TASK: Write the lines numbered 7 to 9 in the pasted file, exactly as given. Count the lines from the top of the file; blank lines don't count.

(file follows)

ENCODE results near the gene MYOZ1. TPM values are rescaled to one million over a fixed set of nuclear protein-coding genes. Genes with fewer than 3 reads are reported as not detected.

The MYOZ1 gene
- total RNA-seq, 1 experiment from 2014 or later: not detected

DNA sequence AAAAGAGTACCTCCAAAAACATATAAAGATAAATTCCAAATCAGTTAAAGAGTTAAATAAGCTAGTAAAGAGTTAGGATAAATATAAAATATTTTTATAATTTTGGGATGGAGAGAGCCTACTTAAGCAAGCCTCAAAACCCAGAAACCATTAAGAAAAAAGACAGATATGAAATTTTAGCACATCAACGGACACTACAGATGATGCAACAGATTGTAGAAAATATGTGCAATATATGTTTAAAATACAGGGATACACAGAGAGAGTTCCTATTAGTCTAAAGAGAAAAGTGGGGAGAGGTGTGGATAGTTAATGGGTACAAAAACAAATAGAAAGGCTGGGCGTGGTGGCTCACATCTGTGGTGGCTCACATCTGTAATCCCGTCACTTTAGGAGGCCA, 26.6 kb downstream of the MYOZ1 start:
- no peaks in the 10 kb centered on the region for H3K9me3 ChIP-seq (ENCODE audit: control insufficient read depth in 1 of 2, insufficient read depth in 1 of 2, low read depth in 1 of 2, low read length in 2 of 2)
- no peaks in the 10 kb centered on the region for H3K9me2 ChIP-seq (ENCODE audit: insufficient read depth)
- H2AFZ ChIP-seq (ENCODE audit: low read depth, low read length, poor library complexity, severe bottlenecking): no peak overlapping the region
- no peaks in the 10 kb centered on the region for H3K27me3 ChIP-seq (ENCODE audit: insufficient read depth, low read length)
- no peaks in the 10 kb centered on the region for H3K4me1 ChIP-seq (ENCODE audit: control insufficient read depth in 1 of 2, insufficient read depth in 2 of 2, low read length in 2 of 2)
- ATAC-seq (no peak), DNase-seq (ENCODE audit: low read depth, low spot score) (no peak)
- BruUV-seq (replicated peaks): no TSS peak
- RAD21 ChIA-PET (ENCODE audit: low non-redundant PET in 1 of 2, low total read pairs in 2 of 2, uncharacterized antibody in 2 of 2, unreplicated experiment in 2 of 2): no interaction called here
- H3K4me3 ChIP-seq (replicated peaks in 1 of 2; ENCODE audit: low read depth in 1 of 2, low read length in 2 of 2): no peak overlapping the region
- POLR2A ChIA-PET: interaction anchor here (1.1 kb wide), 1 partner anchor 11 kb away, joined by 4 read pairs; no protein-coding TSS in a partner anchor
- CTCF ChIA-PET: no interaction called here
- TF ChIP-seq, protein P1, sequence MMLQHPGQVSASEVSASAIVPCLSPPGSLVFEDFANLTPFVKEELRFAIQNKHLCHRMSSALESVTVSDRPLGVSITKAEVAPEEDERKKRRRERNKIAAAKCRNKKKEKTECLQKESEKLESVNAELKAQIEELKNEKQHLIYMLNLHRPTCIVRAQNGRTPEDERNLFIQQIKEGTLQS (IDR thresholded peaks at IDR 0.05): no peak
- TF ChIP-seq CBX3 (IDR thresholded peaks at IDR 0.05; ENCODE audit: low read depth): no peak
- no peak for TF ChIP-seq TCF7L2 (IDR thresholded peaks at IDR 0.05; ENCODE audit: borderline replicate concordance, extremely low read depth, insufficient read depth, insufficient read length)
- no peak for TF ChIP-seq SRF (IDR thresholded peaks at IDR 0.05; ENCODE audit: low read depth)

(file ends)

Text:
- H2AFZ ChIP-seq (ENCODE audit: low read depth, low read length, poor library complexity, severe bottlenecking): no peak overlapping the region
- no peaks in the 10 kb centered on the region for H3K27me3 ChIP-seq (ENCODE audit: insufficient read depth, low read length)
- no peaks in the 10 kb centered on the region for H3K4me1 ChIP-seq (ENCODE audit: control insufficient read depth in 1 of 2, insufficient read depth in 2 of 2, low read length in 2 of 2)